Missing links, unsupported charges and reasonable doubt riddle the criminal fraud and conspiracy case federal prosecutors laid out against four Wilmington Trust Corp. executives accused of hiding hundreds of millions of dollars in past due loans, defense attorneys argued near the end of a trial in Delaware on Tuesday.
Allegiant Air was hit with a putative securities class action Tuesday alleging the low-cost airline hid its poor safety record and lied to investors about numerous hazardous incidents, which were revealed in a recent bombshell CBS News "60 Minutes" report that caused Allegiant’s stock price to dip.
Labaton Sucharow LLP, Thornton Law Firm LLP and Lieff Cabraser Heimann & Bernstein LLP will pay up to $800,000 more to cover costs for a probe into whether they inflated billable hours to claim $75 million in fees in a suit against State Street Corp. over its foreign exchange practices, a Massachusetts federal judge ruled Tuesday.
Insurance services firm Patriot National Inc. will have to trim releases included in its Chapter 11 plan of reorganization after a Delaware judge agreed Tuesday with the United States Trustee’s objection over the wide scope of the proposed releases.
When the solicitor general agreed with Raymond Lucia's argument that the U.S. Securities and Exchange Commission itself must appoint administrative law judges to conform with the appointments clause, the result in Lucia v. SEC seemed foreseeable. But oral arguments this week suggest that the U.S. Supreme Court justices may be more divided than expected, says professor Harold Krent of IIT Chicago-Kent College of Law.
Investors who acquire in-force life insurance policies in the secondary trading market and life insurers paying death benefits for secondary life insurance market policies must understand the Tax Cuts and Jobs Act's new Internal Revenue Service informational reporting requirements, say attorneys with Locke Lord LLP.
There is speculation that smart contracts may enable technology to replace the practice of law. However, disputes will almost certainly arise as a result of the innate characteristics of smart contracts, requiring seasoned legal representation, say Collin Starkweather, a principal at Charles River Associates, and Izzy Nelken, a member of the Chicago Board Options Exchange's product development committee.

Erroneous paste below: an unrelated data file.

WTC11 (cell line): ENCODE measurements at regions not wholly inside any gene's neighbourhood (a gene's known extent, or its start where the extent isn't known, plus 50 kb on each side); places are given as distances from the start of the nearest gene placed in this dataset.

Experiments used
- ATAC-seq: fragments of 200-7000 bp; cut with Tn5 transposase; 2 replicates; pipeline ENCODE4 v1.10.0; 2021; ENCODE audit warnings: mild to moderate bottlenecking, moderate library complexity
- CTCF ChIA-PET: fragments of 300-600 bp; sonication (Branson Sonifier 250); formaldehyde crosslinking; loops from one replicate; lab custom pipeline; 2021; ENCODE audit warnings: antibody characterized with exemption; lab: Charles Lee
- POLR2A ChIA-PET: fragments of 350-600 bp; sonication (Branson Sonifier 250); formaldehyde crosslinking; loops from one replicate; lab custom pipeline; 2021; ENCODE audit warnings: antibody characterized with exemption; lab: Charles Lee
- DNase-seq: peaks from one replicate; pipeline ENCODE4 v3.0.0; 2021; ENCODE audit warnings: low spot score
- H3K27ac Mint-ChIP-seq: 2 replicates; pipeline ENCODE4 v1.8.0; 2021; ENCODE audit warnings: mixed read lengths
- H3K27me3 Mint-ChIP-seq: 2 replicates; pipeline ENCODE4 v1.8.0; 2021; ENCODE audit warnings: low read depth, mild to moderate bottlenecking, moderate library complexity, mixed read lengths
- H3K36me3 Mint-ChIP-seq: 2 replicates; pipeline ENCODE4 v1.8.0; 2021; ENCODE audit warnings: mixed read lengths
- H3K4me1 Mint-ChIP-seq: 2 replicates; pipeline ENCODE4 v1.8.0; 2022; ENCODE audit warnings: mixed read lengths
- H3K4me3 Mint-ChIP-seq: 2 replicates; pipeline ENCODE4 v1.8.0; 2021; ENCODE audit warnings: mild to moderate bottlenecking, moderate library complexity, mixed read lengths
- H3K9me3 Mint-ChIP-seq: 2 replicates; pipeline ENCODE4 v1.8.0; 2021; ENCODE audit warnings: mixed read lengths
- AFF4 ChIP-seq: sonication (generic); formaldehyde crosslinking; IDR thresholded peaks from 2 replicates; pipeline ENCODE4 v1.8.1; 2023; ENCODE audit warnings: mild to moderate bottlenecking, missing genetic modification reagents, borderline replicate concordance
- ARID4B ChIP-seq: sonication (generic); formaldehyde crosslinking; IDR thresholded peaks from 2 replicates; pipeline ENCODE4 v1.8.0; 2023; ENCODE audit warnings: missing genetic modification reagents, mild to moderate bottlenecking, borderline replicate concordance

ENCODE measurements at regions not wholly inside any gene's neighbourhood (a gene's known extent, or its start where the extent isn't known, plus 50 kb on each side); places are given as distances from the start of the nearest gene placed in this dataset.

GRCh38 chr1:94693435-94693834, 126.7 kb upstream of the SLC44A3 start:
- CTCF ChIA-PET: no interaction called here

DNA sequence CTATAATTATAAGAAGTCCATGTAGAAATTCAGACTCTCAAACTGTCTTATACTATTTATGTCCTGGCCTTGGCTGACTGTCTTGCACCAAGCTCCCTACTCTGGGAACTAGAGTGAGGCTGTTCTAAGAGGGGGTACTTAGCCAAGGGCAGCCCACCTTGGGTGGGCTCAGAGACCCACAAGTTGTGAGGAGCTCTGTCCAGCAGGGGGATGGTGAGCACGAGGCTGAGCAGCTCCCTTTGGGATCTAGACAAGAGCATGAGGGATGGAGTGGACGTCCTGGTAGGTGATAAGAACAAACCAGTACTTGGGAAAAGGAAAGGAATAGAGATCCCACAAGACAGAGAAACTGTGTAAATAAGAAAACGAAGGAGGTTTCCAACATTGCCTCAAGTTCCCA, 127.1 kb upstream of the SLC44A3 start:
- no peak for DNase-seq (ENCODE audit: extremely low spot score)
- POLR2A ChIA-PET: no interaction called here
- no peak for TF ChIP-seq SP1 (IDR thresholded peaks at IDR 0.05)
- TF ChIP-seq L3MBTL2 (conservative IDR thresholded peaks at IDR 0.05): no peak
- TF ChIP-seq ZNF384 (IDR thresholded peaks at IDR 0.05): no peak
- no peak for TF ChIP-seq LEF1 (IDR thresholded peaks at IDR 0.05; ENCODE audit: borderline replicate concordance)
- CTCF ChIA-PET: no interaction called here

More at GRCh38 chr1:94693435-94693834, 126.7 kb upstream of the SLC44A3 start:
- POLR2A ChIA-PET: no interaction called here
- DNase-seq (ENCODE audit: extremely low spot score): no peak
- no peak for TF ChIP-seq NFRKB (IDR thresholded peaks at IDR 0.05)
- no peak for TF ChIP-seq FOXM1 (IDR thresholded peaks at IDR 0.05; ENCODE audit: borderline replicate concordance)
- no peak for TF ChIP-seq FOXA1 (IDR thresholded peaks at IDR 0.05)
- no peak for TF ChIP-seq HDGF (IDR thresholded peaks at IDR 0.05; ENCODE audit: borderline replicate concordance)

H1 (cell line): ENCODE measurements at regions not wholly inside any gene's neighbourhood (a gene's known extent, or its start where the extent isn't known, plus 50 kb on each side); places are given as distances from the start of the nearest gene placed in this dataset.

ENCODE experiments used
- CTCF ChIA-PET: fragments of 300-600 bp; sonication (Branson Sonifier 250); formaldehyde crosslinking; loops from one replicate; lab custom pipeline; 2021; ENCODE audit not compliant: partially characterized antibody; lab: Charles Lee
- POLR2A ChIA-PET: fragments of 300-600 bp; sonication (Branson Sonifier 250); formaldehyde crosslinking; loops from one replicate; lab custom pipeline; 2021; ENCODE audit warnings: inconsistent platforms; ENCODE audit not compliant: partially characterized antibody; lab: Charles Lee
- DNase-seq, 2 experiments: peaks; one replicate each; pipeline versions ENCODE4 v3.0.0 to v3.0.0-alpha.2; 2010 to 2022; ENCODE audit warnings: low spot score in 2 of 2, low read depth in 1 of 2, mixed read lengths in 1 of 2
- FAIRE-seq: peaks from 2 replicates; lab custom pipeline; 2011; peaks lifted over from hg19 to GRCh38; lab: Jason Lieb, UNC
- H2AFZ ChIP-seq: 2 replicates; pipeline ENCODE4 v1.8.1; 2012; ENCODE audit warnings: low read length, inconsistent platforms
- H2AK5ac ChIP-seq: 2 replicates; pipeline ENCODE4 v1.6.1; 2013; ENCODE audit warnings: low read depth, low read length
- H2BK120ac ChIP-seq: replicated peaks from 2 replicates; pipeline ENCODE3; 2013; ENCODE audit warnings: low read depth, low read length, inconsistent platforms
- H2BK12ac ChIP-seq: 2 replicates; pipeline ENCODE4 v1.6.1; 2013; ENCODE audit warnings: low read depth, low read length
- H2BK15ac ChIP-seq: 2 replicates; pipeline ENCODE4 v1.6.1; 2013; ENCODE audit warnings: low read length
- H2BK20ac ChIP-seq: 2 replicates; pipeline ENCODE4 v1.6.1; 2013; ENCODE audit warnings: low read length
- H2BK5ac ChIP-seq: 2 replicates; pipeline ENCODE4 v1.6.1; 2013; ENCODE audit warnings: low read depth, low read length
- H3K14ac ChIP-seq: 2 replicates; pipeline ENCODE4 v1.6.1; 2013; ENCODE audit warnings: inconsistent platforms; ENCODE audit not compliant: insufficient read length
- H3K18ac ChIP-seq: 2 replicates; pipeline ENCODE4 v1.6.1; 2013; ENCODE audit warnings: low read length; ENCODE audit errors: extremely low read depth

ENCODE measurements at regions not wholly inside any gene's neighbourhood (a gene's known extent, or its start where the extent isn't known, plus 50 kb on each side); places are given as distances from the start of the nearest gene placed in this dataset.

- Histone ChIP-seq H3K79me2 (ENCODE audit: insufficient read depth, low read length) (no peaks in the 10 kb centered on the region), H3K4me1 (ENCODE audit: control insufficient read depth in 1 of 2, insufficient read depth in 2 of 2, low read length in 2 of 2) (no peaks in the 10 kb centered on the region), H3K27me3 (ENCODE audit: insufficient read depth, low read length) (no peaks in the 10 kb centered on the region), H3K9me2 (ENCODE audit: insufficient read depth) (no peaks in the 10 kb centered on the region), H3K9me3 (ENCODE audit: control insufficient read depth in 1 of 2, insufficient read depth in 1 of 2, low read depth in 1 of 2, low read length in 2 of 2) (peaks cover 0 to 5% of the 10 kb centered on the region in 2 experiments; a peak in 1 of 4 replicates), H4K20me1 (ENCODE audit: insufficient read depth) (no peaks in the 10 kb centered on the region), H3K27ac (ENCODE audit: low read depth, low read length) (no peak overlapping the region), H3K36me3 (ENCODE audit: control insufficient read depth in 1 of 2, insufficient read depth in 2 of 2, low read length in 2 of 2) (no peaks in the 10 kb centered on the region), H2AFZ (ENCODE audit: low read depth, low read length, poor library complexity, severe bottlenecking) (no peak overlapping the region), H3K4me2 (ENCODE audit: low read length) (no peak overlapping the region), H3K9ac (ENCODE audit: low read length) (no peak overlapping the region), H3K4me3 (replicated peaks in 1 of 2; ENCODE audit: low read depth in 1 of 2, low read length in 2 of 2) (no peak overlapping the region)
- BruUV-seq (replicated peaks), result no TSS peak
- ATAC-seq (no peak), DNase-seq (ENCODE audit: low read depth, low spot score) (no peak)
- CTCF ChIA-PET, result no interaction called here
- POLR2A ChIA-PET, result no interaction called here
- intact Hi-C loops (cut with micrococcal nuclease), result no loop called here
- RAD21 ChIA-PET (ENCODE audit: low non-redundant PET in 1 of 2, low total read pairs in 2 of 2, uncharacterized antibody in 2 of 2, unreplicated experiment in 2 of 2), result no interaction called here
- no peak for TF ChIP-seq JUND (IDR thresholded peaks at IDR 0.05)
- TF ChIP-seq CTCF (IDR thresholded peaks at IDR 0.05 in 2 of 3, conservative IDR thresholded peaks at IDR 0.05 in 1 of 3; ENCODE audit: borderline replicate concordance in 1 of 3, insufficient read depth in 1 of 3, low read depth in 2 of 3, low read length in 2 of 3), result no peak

Certain M&A transactions can be structured as stock deals, but taxed as asset deals, with an IRC section 338(h)(10) election. Transactional attorneys failing to advise of the election can cost a client millions in lost tax savings and may face malpractice claims, say attorneys Kelly Frey and Amelia Lant at Nelson Mullins Riley & Scarborough LLP in Nashville, Tennessee.
The widespread adoption and increasing regulation of virtual currencies and related technologies will give rise to the need for individuals with expertise in traditional fields, such as financial services and tax, say Collin Starkweather, a principal at Charles River Associates, and Izzy Nelken, a member of the Chicago Board Options Exchange's product development committee.
Under an IRS revenue procedure issued on April 11, 2018, issuers of tax-advantaged bonds have new remedial actions available to them to cure unqualified uses that previously would result in loss of tax-advantaged status. Attorneys at Nixon Peabody LLP explain the new procedures.
The U.S. Supreme Court is set to consider in Raymond J. Lucia v. SEC whether the U.S. Securities and Exchange Commission’s previous hiring of administrative law judges violated the Constitution. Let's look at two issues on the horizon if the answer is yes, says Daniel Walfish of Walfish & Fissell LLP.
Under certain facts, some foreign investors can invest in a real estate investment trust on a completely tax-free basis, both with respect to distributions received from the REIT and with respect to the disposition of the REIT stock, say Galia Antebi and Neha Rastogi of Ruchelman PLLC.
Among the proposed amendments to Rule 23 of the Federal Rules of Civil Procedure, which are scheduled to take effect Dec. 1, are specific requirements related to “front-loading.” They outline the process for seeking preliminary court approval of class action settlements and related notice plans, say Shandarese Garr and Niki Mendoza of Garden City Group LLC.
While many analysts expected that federal tax reform would dampen enthusiasm around real estate investment trusts, those concerns have proven to be unfounded. In fact, REITs and their investors should see a net gain overall from the recently adopted tax changes, say attorneys with Kramer Levin Naftalis & Frankel LLP.